How And When To Test Your Blood Sugar With Diabetes

How And When To Test Your Blood Sugar With Diabetes

Most people with diabetes need to check their blood sugar (glucose) levels regularly. The results help you and your doctor manage those levels, which helps you avoid diabetes complications. There are several ways to test your blood sugar: From Your Fingertip: You prick your finger with a small, sharp needle (called a lancet) and put a drop of blood on a test strip. Then you put the test strip into a meter that shows your blood sugar level. You get results in less than 15 seconds and can store this information for future use. Some meters can tell you your average blood sugar level over a period of time and show you charts and graphs of your past test results. You can get blood sugar meters and strips at your local pharmacy. Meters That Test Other Sites: Newer meters let you test sites other than your fingertip, such as your upper arm, forearm, base of the thumb, and thigh. You may get different results than from your fingertip. Blood sugar levels in the fingertips show changes more quickly than those in other testing sites. This is especially true when your blood sugar is rapidly changing, like after a meal or after exercise. If you are checking your sugar when you have symptoms of hypoglycemia, you should use your fingertip if possible, because these readings will be more accurate. Continuous Glucose Monitoring System: These devices, also called interstitial glucose measuring devices, are combined with insulin pumps. They are similar to finger-stick glucose results and can show patterns and trends in your results over time. You may need to check your blood sugar several times a day, such as before meals or exercise, at bedtime, before driving, and when you think your blood sugar levels are low. Everyone is different, so ask your doctor when and how often you should chec Continue reading >>

Prediabetes (impaired Glucose Tolerance)

Prediabetes (impaired Glucose Tolerance)

Wed, 11/17/2010 - 13:55 -- Richard Morris Pre-diabetes (previously called Impaired Glucose Tolerance IGT) was first named in 2003 and is designed to foster attention and action in people who receive this diagnosis. It is defined as having a blood glucose level that is higher than normal, but not high enough to be classified as diabetes. The cutoff for pre-diabetes is a fasting blood sugar of 100 mg/dl. Fasting levels between 100 and 126 mg/dl are diagnosed as pre-diabetes and a fasting level of 126 mg/dl and up is diabetes. The other determiner of pre-diabetes is a blood sugar level two hours after eating carbs of 140 to 199 mg/dl. A blood sugar under 140 mg/dl is considered normal and one 200mg/dl and over is considered diabetes. Early diagnosis is important. In the early years of pre-diabetes or diabetes, the beta cells are progressively damaged by high blood sugars.Usually by the time diabetes is diagnosed, half of the beta cells are nonfunctional. This can not be reversed so that the beta cells can go back to insulin production. When an early diagnosis of pre-diabetes is made, almost 100 percent of beta cells are functional. If lifestyle changes are made and some diabetes medications are used right away, many beta cells will stay healthy and make blood sugar control easier Criteria for Diagnosing Prediabetes and Diabetes An estimated 20 million people have pre-diabetes in the U.S. and this number is growing rapidly. 50 percent of the people who have pre-diabetes are likely to develop Type 2 diabetes, however diet, exercise and glucose monitoring can greatly reduce the onset of diabetes altogether. People who have a higher risk of developing pre-diabetes or Type 2 diabetes are: those overweight, especially in the abdominal area. people with steroid induced hyperglyc Continue reading >>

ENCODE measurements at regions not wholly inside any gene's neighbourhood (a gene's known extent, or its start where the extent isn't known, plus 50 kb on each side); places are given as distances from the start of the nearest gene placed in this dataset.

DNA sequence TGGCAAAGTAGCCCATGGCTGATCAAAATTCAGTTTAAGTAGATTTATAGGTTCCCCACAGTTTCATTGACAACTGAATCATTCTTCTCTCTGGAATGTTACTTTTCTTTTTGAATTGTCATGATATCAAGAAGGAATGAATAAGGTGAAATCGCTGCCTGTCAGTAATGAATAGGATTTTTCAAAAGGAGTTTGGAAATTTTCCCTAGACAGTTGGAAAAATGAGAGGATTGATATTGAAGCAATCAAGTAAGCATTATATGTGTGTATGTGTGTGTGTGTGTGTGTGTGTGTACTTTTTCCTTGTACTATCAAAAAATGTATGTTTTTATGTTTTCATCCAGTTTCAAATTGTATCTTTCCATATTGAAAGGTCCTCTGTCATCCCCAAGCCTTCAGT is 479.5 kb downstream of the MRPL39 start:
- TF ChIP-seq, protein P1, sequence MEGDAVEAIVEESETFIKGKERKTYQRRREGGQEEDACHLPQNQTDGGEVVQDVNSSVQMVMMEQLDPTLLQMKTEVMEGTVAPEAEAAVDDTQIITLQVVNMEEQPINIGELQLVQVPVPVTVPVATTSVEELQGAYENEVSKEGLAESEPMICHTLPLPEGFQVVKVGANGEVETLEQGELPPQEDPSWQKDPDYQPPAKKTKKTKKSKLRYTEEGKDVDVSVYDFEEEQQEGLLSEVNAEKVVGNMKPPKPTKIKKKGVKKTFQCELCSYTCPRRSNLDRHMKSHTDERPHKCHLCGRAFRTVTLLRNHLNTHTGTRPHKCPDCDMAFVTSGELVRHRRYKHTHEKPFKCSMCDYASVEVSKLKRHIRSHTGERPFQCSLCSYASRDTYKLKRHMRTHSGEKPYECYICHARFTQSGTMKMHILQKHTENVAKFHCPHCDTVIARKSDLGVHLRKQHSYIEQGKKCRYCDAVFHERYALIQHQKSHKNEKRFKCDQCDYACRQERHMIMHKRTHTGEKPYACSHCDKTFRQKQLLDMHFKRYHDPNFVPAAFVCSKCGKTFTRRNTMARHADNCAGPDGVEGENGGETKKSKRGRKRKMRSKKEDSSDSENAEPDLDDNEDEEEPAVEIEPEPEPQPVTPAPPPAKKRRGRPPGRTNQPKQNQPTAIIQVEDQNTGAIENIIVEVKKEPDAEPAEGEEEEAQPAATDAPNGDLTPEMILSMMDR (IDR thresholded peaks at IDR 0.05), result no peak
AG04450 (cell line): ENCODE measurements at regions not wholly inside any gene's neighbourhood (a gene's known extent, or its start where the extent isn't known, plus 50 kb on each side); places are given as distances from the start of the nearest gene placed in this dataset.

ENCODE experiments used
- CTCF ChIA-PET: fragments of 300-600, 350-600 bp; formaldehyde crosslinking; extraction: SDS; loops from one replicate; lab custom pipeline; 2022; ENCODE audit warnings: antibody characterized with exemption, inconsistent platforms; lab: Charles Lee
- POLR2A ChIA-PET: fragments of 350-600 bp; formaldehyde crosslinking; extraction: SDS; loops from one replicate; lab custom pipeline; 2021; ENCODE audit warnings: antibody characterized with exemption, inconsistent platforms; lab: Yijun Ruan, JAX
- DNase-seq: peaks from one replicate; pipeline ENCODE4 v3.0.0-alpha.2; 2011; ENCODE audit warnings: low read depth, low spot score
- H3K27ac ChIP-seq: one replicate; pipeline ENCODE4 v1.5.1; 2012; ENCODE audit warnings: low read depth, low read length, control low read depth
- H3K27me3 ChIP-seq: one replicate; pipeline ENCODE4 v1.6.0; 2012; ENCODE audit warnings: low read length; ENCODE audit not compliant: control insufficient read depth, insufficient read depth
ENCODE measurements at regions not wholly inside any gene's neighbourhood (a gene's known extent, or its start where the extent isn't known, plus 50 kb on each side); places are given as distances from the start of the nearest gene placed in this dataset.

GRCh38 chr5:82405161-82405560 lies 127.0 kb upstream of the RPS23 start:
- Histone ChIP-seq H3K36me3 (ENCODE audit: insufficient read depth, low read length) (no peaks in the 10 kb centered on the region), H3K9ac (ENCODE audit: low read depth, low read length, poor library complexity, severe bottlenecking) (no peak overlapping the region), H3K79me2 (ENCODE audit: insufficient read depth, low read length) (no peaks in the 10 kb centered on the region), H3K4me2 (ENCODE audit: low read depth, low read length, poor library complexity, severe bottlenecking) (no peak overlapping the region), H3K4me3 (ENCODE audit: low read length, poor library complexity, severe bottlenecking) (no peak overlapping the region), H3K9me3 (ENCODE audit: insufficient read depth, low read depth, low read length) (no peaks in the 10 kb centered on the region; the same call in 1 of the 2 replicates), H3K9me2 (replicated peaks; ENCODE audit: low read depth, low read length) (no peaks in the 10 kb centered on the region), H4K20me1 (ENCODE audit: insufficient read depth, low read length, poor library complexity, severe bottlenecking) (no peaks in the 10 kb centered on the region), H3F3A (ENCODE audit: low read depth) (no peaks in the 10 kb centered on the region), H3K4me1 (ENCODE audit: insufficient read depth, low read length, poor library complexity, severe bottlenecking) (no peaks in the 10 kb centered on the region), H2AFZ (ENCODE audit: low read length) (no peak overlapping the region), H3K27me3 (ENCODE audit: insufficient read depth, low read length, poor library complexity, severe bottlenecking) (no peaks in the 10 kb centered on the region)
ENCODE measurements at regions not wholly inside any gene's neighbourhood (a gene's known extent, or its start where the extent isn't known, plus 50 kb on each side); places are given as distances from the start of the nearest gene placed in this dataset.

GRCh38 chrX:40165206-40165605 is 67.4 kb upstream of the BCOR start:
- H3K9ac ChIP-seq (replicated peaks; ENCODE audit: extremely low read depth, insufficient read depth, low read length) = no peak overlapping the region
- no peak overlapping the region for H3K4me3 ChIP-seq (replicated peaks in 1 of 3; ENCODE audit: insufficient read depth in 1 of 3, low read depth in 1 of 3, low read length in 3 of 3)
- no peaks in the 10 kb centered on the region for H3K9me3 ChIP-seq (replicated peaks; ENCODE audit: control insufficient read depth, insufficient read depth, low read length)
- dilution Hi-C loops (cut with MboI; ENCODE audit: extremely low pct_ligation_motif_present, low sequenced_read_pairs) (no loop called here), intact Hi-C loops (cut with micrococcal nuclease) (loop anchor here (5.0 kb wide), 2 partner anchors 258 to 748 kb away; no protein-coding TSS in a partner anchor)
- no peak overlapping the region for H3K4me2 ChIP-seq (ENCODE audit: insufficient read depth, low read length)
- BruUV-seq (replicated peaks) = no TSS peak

Why Test Blood Sugar 2 Hours After Eating?

Why Test Blood Sugar 2 Hours After Eating?

Why test blood sugar 2 hours after eating? D.D. Family Type 1 since 2012; wife of Type 1 since 1996 Had not been out for pizza in about 6 months and yesterday I treated the fine lady. Well like I said the 2 hr was good the 4 hr not as good hence Pizza Affect. Gary Scheiner has a pizza video where he suggests taking NPH insulin for pizza even if you are on Lantus or Levemir. Pizza is particularly evil, it seems. Well I learn something new everyday. I was under the impression that after 2hr anything below 140 was fine. So now I will be aiming for 120 and lower. The 1hr of under 140 was completely new to me. D.D. Family Getting much harder to control Well I learn something new everyday. I was under the impression that after 2hr anything below 140 was fine. So now I will be aiming for 120 and lower. The 1hr of under 140 was completely new to me. One thing is this post is pretty old, also numbers are not set in stone. I can not achieve under 140 but others can. Many endo believe under 120 can you reach that number, it depends what what doctors you talk to. Today I ate at Long Horn just to see what a Burger with bread would do to me, also had a salad with dressing. After 1 hr I was at 141 after 2 hr I was 109. So reading that article about being below 140 after 1hr got to me. Didn't even see the post date :O D.D. Family Getting much harder to control Wow can I be you, never in 36 yrs have I been able to do that. That to me shows your pancreas is active and working. Not sure what a Long Horn is was there anything else with the food. I mean if I ate that without insulin I would be 350 most likely I know this from testing years ago I can not eat much of that now nor could I then it just was all a learning process back then no other diabetics to bounce ideas off of. Continue reading >>